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: Snoop Dogg is now selling his own rosé — but it’s not the traditional French style

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The bottle

19 Crimes Snoop Cali Rosé, $11.99

The back story

When it comes to all things drink, we have long associated Calvin Cordozar Broadus Jr. — better known to the world as the rapper, actor and media personality Snoop Dogg — with the combination of gin and juice. But now, Snoop has a new sip — a California-made rosé wine, to be exact.

Actually, Snoop is a key part of a whole new wine label, 19 Crimes, which is the creation of Treasury Wine Estates, a global company with such established brands as Penfolds and Beringer. Through a licensing deal, Treasury brought Snoop aboard. A 19 Crimes Snoop red wine, called (what else?) Snoop Cali Red, was the inaugural bottle with the rapper, released in 2020. The Cali Rosé followed this year.

It should be no surprise to see Snoop going the blush-wine route. Rosé sales have grown of late — consider the buzz phrase, “Rosé all day,” from a few years ago — and are expected to reach $3.2 billion by 2022. Other celebrities have already hopped on the pink-wine revolution — from John Malkovich to Jon Bon Jovi.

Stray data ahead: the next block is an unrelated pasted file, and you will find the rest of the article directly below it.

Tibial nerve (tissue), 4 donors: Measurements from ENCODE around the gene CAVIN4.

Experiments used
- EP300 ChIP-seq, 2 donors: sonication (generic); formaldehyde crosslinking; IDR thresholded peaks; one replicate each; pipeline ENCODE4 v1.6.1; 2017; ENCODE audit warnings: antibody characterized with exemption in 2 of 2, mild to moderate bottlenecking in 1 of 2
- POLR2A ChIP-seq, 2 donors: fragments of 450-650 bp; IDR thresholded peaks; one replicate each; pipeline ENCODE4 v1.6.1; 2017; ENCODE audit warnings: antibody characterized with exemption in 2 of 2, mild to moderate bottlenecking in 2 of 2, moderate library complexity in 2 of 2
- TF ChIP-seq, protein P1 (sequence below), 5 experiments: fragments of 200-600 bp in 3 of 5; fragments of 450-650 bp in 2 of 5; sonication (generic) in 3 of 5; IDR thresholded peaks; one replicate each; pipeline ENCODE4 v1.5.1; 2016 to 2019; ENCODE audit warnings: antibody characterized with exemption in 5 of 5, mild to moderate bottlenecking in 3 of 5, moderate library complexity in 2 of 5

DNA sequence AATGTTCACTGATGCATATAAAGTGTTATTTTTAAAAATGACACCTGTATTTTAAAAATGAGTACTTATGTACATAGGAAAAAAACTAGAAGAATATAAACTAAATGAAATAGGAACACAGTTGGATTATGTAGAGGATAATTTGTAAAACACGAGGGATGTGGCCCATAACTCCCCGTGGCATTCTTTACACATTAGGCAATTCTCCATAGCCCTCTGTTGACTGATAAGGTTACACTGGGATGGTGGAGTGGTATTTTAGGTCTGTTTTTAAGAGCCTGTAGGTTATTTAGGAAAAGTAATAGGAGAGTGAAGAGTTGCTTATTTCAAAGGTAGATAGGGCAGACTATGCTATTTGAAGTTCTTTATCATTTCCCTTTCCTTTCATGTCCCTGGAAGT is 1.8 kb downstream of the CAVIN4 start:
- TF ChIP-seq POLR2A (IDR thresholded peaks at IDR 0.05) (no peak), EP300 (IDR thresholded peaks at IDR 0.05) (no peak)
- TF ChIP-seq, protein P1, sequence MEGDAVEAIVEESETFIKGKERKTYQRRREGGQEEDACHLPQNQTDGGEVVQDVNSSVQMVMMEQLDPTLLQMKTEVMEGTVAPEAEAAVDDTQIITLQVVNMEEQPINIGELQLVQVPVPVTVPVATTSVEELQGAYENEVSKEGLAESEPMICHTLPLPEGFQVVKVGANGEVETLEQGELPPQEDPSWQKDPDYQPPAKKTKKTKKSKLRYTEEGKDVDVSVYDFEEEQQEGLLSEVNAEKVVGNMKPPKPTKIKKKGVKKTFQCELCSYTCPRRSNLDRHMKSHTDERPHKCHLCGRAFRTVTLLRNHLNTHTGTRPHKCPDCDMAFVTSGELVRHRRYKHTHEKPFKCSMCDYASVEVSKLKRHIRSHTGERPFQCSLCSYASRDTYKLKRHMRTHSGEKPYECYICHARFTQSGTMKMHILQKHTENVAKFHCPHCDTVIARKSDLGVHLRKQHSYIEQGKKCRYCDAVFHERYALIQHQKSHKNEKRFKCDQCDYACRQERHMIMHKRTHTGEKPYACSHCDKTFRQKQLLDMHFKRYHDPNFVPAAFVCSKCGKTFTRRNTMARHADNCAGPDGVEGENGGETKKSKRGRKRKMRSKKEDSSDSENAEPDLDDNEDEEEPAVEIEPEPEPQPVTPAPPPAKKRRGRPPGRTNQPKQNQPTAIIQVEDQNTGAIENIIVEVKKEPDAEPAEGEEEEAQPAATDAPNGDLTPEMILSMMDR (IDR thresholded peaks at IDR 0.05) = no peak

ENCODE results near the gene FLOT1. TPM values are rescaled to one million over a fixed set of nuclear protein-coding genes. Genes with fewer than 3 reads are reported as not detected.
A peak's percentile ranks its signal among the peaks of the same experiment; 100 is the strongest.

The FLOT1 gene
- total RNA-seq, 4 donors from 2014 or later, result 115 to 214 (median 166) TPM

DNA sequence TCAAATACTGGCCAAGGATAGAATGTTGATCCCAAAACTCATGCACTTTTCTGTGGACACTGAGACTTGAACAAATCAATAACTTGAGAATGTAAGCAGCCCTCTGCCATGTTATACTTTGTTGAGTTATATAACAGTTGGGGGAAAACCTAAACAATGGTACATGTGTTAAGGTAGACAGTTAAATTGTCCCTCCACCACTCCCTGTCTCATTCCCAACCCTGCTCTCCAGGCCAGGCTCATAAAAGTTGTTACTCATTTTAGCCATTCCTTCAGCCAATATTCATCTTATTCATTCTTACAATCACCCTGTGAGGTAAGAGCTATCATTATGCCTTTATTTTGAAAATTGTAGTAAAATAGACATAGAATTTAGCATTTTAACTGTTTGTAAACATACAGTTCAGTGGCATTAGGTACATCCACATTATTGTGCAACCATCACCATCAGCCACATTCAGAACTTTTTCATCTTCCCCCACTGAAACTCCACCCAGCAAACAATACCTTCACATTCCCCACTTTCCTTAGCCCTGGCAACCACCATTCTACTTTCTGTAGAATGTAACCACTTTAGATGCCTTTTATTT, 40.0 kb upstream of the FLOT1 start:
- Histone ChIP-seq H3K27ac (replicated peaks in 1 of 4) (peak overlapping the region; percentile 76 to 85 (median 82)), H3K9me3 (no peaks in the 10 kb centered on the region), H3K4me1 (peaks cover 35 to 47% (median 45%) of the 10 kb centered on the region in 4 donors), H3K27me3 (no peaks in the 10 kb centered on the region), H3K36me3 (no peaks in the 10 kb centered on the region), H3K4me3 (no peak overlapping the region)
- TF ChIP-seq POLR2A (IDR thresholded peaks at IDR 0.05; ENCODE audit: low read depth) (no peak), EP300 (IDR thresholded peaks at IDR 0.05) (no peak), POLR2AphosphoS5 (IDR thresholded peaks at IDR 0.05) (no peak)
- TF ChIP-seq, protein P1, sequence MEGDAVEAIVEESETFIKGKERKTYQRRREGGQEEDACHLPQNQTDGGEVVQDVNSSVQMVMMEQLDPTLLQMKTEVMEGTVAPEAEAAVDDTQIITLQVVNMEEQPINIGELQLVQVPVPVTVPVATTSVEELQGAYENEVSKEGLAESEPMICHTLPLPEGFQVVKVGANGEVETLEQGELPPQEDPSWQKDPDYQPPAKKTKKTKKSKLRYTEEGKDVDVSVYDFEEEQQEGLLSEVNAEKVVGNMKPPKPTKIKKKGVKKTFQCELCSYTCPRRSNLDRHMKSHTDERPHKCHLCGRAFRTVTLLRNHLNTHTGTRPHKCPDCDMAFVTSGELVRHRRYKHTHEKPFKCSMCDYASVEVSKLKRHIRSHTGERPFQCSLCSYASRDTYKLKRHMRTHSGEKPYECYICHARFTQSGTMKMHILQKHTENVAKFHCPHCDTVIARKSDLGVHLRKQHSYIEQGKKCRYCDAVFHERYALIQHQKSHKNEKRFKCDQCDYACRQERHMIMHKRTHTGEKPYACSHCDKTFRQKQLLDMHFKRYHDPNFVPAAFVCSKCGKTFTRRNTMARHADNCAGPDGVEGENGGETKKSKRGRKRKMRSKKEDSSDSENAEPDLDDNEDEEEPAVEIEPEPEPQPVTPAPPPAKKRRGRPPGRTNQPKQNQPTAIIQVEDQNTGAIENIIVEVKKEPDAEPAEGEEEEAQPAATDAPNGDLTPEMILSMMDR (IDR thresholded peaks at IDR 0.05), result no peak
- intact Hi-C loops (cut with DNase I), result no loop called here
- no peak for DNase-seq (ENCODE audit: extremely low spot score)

Snoop told MarketWatch that he was interested in going into the wine business because “not many people like me have gotten involved in the industry. I try my best to show others different worlds that they may have never seen before.” It also doesn’t hurt that he’s become something of a food-world figure of late, particularly through his collaboration with Martha Stewart. “Martha has shown me some of her favorite wines throughout the years, I trust her suggestions,” he said.

But his overall wine philosophy remains a straighforward one: “I enjoy wines that get the party going and set the appropriate mood for the setting.” As for his new rosé, he said he was aiming for “something that was complex, but simple at the same time,” adding that “it’s packed with flavors from berry to cherry, and easy to drink. I love it.”

What we think about it

If you like your rosé to have a dry finish and a certain finesse — in other words, the classic French style from Provence — this is certainly not the bottle for you. But that’s not to say it’s a bad rosé.

As Snoop said, it’s about keeping things fruity and simple. The wine is sweet — think cherry Jolly Rancher candies — but in a way that indeed suggests good times and easy drinking. In other words, an end-of-summer alternative to gin and juice.

How to enjoy it

We’d consider this a standalone wine — its sweetness can make it tougher to pair with food. But Snoop said he does “a little chicken or fish” with his rosé.

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